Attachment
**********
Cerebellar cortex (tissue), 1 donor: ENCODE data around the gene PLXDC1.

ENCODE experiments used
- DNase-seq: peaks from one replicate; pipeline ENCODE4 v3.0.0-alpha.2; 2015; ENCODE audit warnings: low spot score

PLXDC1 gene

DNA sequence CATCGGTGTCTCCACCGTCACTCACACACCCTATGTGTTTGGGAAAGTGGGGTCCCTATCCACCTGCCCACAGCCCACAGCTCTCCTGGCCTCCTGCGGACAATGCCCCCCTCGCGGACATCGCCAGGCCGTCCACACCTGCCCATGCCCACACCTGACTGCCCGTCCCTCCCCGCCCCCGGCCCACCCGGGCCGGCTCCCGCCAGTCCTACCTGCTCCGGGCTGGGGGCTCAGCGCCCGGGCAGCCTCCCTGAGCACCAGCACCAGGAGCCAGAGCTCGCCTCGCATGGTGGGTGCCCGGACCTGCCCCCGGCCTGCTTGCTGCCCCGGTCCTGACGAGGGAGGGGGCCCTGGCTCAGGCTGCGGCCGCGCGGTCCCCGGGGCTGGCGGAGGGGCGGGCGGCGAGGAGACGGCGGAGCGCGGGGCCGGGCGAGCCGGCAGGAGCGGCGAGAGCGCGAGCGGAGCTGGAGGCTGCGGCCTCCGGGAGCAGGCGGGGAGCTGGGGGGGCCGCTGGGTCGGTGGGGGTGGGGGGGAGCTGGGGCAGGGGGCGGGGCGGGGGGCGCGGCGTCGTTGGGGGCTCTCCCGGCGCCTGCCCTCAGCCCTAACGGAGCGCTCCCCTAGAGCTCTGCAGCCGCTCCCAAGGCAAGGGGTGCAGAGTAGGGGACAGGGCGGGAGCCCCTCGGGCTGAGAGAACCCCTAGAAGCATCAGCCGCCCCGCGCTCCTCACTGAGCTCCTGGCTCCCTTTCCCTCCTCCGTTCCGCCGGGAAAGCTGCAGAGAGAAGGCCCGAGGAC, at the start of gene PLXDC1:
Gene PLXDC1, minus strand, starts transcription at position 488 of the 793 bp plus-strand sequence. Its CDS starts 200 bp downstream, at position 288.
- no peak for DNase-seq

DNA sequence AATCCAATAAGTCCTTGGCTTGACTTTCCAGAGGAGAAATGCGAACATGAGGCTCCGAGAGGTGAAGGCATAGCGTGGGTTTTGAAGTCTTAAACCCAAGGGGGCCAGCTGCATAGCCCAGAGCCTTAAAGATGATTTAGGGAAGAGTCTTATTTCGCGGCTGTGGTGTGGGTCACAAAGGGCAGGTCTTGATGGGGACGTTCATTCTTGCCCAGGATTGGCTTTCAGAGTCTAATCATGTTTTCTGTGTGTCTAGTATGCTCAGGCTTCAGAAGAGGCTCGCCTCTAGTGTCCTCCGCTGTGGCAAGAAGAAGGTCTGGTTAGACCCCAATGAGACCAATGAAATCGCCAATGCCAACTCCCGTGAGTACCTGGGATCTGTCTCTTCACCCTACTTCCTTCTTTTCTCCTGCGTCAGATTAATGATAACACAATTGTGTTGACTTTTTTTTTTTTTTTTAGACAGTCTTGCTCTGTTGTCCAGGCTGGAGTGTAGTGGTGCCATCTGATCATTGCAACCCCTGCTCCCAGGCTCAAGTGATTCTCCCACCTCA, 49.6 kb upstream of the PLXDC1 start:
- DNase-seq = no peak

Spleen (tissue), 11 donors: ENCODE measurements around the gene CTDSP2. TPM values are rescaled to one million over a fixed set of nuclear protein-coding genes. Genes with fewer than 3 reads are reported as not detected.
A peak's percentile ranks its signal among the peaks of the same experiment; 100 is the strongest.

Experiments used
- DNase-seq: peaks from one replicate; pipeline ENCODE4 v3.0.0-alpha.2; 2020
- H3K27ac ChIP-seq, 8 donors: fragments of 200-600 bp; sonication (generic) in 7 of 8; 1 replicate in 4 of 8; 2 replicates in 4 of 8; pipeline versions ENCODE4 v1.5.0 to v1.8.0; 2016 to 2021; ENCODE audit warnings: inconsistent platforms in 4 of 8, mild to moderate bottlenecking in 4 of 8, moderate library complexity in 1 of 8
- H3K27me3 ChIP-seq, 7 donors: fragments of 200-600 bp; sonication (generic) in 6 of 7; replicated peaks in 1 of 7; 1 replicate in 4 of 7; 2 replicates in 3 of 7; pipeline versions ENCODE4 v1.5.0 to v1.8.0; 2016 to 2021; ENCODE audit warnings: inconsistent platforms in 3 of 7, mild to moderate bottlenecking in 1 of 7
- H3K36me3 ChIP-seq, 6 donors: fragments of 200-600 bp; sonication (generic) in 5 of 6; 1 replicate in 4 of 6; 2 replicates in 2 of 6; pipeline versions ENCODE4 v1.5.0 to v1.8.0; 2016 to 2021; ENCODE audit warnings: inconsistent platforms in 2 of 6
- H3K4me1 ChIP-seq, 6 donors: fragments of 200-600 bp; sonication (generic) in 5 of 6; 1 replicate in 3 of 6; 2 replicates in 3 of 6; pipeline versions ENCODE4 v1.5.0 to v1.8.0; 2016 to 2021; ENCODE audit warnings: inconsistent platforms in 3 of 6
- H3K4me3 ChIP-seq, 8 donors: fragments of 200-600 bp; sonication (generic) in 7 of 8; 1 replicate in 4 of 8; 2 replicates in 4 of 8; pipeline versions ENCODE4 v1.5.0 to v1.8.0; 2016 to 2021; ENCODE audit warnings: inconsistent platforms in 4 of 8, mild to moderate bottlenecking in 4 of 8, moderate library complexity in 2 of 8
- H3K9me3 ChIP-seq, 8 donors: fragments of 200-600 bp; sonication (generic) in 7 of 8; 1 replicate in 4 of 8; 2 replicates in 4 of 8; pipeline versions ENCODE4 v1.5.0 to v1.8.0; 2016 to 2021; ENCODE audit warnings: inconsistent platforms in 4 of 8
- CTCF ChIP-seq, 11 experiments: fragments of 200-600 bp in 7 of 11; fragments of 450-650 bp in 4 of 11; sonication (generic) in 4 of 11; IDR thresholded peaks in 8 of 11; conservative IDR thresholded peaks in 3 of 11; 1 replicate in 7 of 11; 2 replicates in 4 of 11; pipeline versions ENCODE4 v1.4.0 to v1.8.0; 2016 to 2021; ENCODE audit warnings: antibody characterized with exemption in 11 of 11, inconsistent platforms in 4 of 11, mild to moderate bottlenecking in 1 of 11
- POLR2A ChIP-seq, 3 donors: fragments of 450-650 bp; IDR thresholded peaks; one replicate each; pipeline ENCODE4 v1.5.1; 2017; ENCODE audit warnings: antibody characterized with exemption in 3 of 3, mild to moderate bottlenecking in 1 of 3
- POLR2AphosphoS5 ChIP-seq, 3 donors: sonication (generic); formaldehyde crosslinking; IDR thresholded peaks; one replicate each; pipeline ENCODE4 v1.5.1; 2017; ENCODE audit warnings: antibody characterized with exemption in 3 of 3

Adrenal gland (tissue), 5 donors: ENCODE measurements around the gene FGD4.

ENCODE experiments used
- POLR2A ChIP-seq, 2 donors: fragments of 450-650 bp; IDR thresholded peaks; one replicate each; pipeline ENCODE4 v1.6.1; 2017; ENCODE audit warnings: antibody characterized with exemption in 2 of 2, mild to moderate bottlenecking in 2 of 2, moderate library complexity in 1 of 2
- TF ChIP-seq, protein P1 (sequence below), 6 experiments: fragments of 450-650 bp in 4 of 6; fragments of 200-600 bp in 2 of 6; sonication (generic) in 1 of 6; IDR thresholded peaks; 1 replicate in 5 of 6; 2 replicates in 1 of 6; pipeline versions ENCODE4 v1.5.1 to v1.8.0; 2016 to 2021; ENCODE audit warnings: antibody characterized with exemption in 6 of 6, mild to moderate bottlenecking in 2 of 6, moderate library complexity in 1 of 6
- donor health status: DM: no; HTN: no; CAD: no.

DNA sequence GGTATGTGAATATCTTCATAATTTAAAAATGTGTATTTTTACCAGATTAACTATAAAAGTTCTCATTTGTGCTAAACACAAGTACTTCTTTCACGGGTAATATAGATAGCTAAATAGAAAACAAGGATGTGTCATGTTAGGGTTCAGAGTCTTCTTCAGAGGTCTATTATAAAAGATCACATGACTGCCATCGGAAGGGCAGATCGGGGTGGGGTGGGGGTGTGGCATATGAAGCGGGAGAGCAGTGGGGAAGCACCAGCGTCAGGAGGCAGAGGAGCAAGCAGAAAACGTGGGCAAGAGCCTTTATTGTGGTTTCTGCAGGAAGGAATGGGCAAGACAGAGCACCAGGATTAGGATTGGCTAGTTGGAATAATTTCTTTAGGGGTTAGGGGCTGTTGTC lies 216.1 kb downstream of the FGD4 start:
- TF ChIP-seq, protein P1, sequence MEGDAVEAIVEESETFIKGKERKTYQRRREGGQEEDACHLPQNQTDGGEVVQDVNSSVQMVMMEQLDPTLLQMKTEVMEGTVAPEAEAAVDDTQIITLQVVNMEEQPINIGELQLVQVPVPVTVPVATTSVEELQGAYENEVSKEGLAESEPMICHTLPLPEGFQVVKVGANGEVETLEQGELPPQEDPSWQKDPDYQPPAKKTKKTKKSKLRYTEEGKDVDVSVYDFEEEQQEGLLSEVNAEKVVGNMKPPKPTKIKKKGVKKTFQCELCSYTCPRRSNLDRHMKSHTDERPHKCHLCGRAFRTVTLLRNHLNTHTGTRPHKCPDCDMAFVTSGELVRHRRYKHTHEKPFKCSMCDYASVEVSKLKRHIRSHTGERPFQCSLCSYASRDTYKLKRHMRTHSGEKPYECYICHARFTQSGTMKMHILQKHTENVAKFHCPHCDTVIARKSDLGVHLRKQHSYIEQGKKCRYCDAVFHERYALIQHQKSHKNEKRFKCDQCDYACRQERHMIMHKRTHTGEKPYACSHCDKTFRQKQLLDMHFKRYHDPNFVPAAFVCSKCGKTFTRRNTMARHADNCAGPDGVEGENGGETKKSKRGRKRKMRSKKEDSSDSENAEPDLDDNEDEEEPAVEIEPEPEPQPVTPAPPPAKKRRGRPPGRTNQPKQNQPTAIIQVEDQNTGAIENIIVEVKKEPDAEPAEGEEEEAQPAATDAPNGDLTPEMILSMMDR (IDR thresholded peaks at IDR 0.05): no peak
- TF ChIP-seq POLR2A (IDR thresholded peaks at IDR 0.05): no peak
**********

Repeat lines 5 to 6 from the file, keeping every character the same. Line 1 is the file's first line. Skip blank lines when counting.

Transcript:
DNA sequence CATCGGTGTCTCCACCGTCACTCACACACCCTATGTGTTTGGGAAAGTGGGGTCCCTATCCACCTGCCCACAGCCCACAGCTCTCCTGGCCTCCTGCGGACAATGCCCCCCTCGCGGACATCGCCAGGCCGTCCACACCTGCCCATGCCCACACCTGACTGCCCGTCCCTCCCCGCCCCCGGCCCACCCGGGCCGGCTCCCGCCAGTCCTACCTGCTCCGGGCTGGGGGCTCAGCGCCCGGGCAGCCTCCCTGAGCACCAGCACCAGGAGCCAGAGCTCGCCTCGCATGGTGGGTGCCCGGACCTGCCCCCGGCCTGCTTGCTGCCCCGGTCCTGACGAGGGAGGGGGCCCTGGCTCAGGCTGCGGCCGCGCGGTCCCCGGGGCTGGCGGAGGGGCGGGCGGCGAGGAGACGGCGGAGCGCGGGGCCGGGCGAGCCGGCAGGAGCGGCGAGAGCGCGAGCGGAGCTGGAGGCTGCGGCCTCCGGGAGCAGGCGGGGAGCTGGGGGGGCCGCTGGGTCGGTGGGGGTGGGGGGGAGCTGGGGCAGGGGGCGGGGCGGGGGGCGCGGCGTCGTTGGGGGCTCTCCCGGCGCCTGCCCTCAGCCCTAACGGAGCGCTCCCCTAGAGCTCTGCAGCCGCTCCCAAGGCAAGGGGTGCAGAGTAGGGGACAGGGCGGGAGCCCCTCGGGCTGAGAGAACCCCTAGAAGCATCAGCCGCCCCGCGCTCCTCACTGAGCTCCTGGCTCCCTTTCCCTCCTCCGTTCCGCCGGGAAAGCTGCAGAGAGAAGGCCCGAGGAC, at the start of gene PLXDC1:
Gene PLXDC1, minus strand, starts transcription at position 488 of the 793 bp plus-strand sequence. Its CDS starts 200 bp downstream, at position 288.